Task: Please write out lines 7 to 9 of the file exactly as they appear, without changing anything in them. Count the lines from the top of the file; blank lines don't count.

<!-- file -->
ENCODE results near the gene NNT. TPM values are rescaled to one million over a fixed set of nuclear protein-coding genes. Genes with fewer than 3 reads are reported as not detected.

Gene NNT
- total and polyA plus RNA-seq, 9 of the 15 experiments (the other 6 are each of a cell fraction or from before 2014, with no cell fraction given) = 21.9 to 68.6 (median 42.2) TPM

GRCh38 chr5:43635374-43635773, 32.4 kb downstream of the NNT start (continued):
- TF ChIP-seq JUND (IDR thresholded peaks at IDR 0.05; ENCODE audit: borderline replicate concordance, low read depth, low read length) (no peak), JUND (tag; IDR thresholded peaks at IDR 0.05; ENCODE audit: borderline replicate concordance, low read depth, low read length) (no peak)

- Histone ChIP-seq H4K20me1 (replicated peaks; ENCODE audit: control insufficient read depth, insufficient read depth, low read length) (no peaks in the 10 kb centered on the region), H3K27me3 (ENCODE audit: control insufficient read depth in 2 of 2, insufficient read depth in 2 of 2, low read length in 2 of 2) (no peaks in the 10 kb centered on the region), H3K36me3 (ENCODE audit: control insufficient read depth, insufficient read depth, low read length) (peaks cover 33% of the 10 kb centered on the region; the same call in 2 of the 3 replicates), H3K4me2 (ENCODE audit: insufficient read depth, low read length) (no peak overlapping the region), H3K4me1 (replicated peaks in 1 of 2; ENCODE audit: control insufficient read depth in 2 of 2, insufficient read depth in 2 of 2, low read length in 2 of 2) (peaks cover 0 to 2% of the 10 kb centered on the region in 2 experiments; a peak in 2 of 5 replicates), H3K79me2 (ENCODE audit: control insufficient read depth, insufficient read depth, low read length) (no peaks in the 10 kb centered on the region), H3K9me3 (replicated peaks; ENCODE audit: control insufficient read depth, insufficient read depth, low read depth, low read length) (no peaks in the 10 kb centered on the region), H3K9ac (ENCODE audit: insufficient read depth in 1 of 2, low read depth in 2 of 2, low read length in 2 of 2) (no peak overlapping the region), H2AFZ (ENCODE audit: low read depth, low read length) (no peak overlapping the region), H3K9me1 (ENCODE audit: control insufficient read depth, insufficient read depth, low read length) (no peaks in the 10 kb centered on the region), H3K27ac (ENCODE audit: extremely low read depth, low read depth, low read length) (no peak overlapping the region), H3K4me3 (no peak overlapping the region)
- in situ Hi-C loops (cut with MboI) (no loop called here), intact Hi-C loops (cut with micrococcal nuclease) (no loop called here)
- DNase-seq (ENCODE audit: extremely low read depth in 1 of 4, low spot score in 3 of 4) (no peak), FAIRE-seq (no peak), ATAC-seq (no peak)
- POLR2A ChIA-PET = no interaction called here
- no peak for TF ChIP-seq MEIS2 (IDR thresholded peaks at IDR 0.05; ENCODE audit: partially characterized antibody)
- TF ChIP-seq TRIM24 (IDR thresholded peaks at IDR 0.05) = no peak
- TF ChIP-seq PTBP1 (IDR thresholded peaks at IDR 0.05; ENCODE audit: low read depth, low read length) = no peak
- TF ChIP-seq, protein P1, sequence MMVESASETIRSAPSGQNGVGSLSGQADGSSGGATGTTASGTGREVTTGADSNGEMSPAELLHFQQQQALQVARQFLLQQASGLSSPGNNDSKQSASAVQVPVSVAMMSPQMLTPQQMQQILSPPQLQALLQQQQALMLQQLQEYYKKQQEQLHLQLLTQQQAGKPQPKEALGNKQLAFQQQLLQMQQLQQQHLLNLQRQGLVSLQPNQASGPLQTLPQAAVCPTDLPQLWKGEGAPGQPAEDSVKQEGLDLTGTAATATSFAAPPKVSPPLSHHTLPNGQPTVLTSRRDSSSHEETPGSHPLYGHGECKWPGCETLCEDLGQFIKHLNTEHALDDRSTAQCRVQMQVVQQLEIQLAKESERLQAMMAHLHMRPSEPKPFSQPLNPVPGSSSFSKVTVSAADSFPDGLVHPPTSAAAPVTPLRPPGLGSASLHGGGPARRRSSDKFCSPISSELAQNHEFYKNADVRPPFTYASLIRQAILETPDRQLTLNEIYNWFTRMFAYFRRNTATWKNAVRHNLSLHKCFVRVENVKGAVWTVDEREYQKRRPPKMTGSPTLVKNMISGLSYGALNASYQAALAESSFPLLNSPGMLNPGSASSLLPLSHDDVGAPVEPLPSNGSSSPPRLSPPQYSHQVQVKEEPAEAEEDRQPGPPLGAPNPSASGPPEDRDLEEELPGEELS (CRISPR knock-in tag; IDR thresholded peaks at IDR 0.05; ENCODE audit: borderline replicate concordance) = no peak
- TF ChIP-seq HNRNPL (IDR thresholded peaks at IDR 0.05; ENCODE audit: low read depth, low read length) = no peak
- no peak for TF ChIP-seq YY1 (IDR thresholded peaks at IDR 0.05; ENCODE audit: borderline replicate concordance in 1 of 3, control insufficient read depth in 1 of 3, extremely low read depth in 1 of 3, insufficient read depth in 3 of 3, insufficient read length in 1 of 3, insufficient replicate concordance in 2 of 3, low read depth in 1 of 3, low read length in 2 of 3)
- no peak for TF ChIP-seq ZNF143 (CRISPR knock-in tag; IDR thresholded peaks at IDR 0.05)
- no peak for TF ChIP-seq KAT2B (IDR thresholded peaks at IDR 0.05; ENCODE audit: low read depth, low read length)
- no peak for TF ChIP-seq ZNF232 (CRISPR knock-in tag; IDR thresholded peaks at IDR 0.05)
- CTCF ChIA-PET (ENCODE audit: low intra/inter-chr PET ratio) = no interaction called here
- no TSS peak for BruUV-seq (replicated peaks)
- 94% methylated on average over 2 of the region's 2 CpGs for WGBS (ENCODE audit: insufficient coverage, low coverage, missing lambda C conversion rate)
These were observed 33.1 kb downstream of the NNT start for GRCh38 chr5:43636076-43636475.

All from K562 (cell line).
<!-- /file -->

- in situ Hi-C loops (cut with MboI) (no loop called here), intact Hi-C loops (cut with micrococcal nuclease) (no loop called here)
- DNase-seq (ENCODE audit: extremely low read depth in 1 of 4, low spot score in 3 of 4) (no peak), FAIRE-seq (no peak), ATAC-seq (no peak)
- POLR2A ChIA-PET = no interaction called here